Make sure you call it 'fluff,' not 'frizz.' Semantics matter.
You can’t fight it so embrace it: Fluffy winter hair.
Tis the season for truly problem hair. You’re going from outside frost to inside heating, multiple times a day. Hair gets run through the mill, and usually comes out looking borderline electrocuted.
Well, I’ve come to face the truth. My hair will never have that ambient weather sleekness during the cold, dark days of the wintertime. Frizz, or as I’ve begun referring to it — fluff (much cuter) — is inevitable.
Here’s how to embrace and enhance rather than fight against:
The first step is a minor rearrangement of your thinking. Frizz is banned: fluff is the word. Fluff is the bellies of cats, Easter chicks, lovely blankets. It’s a sweet, tactile cute thing, and you’re lucky to get to have it on your head for a few months. Got it?
Now, here are tips to harness maximum fluff. Firstly, hair should be in as good condition as possible. Dry hair + fluff = frizz connotations, and we don’t want that. So get masking as a part of your hair routine. It doesn’t need to be expensive: the Neutrogena Triple Moisture or any of the Aussie Three Minute Miracles will do. Shove it on once a week and notice a palpable difference in softness.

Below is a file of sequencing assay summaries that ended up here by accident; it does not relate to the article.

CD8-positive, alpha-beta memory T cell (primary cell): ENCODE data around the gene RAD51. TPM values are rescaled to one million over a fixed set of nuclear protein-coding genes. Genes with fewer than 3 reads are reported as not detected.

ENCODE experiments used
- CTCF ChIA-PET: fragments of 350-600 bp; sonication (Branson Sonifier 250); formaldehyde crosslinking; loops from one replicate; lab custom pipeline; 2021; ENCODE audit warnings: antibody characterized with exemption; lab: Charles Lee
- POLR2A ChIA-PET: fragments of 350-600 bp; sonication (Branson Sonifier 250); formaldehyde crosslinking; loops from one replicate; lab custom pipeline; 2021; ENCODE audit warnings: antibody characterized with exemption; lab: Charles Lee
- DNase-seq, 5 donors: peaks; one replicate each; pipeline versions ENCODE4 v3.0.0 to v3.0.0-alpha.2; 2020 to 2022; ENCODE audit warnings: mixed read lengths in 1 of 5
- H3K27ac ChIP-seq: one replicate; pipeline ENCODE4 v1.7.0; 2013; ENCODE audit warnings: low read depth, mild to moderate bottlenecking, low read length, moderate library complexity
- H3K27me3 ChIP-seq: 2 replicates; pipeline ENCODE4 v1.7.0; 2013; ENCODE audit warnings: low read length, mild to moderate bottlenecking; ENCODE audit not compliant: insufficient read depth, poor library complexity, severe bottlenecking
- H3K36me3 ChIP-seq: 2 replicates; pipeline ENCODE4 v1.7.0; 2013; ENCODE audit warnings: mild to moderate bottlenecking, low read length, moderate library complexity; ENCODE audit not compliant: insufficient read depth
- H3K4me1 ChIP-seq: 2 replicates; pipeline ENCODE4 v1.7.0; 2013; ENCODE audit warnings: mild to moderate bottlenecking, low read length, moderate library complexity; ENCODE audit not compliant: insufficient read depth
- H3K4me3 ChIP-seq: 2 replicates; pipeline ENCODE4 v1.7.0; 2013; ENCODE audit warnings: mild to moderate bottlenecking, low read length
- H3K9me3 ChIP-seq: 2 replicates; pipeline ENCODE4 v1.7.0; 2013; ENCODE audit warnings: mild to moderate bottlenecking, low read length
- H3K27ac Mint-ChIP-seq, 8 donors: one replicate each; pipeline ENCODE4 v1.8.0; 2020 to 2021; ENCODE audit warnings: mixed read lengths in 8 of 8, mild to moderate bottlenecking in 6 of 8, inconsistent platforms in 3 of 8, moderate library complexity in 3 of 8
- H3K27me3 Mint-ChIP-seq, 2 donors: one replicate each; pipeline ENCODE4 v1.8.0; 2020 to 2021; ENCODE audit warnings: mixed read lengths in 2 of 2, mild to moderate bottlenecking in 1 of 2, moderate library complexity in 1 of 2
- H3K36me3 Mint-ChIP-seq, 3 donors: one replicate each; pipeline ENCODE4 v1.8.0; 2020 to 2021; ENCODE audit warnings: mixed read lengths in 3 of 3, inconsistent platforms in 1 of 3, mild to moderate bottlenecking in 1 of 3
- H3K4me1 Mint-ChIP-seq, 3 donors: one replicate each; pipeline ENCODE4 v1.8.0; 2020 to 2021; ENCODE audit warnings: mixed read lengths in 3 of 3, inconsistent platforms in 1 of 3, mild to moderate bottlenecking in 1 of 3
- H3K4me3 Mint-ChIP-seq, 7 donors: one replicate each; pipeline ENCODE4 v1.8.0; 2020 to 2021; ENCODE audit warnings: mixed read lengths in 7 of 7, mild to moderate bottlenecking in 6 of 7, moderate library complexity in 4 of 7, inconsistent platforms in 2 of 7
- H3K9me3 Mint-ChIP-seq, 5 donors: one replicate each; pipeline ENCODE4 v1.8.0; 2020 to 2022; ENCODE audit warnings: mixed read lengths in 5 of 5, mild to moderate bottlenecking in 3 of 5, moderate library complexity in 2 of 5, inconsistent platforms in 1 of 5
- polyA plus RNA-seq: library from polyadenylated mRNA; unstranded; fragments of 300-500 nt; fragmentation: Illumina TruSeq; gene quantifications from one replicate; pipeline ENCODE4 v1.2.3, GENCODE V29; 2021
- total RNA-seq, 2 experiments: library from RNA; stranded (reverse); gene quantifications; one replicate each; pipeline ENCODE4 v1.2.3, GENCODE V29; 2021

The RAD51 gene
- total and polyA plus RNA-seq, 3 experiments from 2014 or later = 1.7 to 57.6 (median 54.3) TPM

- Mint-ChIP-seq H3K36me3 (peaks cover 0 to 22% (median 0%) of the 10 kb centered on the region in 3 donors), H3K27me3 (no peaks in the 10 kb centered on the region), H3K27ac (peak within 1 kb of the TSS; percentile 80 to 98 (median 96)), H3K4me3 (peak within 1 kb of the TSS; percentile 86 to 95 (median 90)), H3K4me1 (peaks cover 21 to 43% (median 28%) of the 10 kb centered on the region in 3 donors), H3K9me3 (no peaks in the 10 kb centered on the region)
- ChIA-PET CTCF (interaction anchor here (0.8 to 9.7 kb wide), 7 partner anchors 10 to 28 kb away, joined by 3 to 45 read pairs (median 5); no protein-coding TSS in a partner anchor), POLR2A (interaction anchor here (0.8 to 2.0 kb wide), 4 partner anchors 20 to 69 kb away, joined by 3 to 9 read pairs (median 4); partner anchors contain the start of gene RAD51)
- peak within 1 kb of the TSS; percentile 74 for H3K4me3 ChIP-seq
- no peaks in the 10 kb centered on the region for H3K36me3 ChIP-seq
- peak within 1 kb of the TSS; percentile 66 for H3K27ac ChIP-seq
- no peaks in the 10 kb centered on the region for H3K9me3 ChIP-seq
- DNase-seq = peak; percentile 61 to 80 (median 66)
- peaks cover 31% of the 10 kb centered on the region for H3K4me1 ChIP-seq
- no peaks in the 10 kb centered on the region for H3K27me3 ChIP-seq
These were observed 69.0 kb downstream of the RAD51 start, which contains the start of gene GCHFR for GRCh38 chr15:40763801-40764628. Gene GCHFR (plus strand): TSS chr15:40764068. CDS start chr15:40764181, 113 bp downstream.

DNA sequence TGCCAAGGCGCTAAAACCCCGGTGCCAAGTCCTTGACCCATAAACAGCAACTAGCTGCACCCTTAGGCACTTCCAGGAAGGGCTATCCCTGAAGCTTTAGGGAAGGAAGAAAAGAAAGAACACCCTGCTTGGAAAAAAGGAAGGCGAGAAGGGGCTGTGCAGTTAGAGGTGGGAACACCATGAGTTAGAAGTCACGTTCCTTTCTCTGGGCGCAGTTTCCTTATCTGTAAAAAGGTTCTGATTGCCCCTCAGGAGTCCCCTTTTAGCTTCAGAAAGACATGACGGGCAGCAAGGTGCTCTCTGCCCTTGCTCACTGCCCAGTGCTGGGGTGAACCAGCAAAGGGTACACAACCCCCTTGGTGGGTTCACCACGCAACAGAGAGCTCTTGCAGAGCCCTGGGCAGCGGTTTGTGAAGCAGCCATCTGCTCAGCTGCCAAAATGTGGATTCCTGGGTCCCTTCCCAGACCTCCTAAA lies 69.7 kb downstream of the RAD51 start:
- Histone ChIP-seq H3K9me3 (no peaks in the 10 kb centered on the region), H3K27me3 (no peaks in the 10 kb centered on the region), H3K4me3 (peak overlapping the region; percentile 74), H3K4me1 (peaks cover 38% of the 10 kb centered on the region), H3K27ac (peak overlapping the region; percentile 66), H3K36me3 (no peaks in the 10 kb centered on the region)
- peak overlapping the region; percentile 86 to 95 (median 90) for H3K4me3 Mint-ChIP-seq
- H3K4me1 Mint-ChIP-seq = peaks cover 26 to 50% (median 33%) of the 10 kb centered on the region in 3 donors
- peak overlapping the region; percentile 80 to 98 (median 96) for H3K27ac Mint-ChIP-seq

When hair is clean and mostly dry, I recommend two braids for an evening or overnight. This gives shape to the fluffiness and avoids the dreaded triangle-head look. While it’s marinating in braids, add some more nourishment in the form of a serum of your choice. The Kerastase Oleo Relaxe is nice and light, which is essential for maintaining fluffy bounce.
Once the braids are out, brushing is the key. But not just any brushing: you want boar bristles. I use a Denman brush, because money is, unfortunately, an object. But the holy grail of boar brushes is the Mason Pearson. It adds fluff while still somehow making hair look smooth and soft.
I find the best way to wear fluff is by still maintaining an aura of neatness. So you want a nice straight-ish parting, possibly some strategically places clips, and a lack of flyaways over the crown. This distinguishes purposeful fluff from accidental frizz. Add more serum if you see fit. I like a centered parting with a clip behind each ear. The great thing about fluffy hair is that it’s inherently glamorous.
Think about it: big hair is the universal sign for being a high maintenance and super fabulous lady. But this isn’t high maintenance: it’s a no heat, minimal product routine that enhances what’s already going on rather than blasting it with heat and product in an attempt to “tame” it.